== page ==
Posted May 23rd, 2012
When artist Matt Johnson delivered his finished bear this week he said, “Nobody should move this bear but me.” Ensconced in metal, Johnson’s Steel Clad Bear was undoubtedly the heaviest bear in the room. He built a metal base for the bear and the entire sculpture is completely enshrined with reclaimed metal. It is bold and speaks of an intrepid approach, something that Matt Johnson is known for through his other creations. Viewers might be familiar with his spectacular sculpture Zag that was exhibited in Art in the Orchard.
In this Q&A, Johnson explains his process and shares his creative experience in creating Steel Clad Bear.
Matt Evald Johnson, Easthampton.
Where is your studio? What is your usual artistic focus/genre, when you aren’t working on a bear?
I work with steel, mostly reclaimed scrap, junk, discard and refuse.
How is the progress coming on your bear?
Progress is occurring, and as long as I keep making the problems happen all is well. (Molten steel and plastic do not like each other.)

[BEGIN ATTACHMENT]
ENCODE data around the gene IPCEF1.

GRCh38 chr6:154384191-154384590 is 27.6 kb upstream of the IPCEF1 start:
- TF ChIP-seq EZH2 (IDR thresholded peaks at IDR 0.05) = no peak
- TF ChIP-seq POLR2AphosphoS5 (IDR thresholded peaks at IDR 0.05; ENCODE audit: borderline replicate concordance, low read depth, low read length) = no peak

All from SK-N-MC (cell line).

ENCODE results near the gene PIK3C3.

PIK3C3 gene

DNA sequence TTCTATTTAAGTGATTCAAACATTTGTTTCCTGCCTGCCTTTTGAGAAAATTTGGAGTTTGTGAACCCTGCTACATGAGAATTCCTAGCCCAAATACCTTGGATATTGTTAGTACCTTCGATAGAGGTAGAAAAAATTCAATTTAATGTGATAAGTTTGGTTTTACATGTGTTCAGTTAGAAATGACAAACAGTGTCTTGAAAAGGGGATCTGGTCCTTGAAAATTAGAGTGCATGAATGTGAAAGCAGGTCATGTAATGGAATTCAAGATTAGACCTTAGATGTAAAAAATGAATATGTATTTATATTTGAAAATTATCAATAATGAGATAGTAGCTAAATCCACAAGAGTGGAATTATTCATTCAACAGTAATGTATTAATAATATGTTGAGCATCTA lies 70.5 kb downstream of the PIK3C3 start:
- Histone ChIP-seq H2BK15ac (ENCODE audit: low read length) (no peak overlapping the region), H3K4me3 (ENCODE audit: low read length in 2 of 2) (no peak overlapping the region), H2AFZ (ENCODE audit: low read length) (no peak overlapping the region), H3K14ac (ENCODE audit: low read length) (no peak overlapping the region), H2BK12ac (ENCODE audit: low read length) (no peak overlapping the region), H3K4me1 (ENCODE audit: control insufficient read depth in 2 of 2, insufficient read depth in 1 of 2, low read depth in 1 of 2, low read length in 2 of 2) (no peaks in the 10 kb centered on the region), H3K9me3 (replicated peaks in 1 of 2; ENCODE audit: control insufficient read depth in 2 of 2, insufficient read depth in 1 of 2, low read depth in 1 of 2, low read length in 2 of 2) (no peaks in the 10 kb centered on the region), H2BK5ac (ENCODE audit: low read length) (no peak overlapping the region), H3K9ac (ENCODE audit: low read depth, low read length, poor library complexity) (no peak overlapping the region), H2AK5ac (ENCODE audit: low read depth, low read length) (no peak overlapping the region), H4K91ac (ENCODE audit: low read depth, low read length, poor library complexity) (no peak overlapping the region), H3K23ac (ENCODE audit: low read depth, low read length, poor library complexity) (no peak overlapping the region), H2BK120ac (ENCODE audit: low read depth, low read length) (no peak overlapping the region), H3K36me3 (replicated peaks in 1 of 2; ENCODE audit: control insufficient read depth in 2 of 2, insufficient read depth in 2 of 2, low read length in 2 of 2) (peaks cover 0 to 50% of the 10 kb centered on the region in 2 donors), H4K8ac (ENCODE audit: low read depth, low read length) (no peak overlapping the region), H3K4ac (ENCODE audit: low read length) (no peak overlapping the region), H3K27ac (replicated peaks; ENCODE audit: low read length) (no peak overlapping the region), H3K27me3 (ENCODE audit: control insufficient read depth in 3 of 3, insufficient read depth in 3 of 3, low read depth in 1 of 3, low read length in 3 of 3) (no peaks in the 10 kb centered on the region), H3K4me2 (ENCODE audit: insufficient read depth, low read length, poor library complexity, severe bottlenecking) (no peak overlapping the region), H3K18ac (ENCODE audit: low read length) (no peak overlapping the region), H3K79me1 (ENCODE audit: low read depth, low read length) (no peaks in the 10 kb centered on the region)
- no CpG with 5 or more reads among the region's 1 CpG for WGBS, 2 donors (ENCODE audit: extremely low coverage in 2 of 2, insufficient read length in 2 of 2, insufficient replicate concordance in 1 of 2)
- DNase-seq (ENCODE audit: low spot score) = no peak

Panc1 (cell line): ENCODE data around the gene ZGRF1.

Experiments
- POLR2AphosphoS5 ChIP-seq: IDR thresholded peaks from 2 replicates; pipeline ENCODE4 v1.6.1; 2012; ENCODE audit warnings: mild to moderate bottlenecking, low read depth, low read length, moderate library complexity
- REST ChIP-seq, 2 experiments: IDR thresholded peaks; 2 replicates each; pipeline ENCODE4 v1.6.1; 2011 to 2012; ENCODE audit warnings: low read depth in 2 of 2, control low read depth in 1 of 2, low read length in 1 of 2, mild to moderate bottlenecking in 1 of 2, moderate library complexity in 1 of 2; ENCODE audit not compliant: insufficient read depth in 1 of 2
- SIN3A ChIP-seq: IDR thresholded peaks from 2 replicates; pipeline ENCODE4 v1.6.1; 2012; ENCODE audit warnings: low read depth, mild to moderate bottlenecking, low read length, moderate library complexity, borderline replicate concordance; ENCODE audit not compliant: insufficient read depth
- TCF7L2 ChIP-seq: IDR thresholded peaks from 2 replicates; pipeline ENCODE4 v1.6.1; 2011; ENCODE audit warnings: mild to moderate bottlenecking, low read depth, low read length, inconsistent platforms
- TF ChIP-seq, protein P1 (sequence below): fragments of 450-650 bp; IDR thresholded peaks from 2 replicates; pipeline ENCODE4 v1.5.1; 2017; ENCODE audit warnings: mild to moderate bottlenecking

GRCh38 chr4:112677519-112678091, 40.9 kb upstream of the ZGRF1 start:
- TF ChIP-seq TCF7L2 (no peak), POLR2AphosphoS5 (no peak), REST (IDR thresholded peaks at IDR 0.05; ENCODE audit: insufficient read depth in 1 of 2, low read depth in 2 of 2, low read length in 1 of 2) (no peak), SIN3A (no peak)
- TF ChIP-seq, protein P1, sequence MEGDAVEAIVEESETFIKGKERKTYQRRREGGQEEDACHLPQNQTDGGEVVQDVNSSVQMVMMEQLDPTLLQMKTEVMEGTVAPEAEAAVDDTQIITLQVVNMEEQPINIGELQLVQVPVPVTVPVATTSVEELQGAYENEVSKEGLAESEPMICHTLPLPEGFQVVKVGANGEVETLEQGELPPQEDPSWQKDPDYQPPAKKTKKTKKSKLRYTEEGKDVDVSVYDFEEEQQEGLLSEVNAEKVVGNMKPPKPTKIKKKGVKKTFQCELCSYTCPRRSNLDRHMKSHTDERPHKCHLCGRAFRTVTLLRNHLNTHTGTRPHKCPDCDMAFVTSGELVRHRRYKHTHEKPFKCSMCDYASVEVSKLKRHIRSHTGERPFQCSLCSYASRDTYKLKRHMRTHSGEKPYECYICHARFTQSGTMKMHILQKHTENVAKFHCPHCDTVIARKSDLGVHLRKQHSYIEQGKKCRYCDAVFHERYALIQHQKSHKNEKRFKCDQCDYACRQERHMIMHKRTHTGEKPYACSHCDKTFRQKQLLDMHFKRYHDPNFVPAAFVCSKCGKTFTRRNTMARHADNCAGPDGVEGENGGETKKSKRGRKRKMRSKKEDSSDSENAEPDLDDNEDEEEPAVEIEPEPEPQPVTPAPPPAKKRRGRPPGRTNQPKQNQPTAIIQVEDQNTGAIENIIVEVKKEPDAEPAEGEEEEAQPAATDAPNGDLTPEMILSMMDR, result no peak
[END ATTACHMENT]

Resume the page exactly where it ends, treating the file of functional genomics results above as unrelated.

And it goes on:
What is the process you are using?
Welding and forging is the process and the work.
What materials are you using and why did you choose them?
How do they fit in with the theme for your bear? This bear has become yet another great place to begin a sculpture – to enter into the process that might bring about a fruitful encounter.
What is your typical genre when doing other projects?
Steel. Figuration, representation and abstraction.
What is the theme for your bear and what was the inspiration?
I wanted it to be steel and not plastic.
What are you loving about the project?
That it will be “permanent.” (Also exciting are) the surprises, the things unforeseen and the accidental missteps that must get willed-through to become points of interest.
In what ways do you hope your bear will move the folks who view it?
The bear will yield a smidgen of all that I have put into it. If they get some of that, they will feel a surge.
What else would you like to say about your project or the Bear Fest as a whole?
When art is even casually encountered, per chance, by the wandering public, they are (hopefully) confronted with unique sensations that resound thereafter in their memory. Art, when it yields, is not just visited, it is internalized.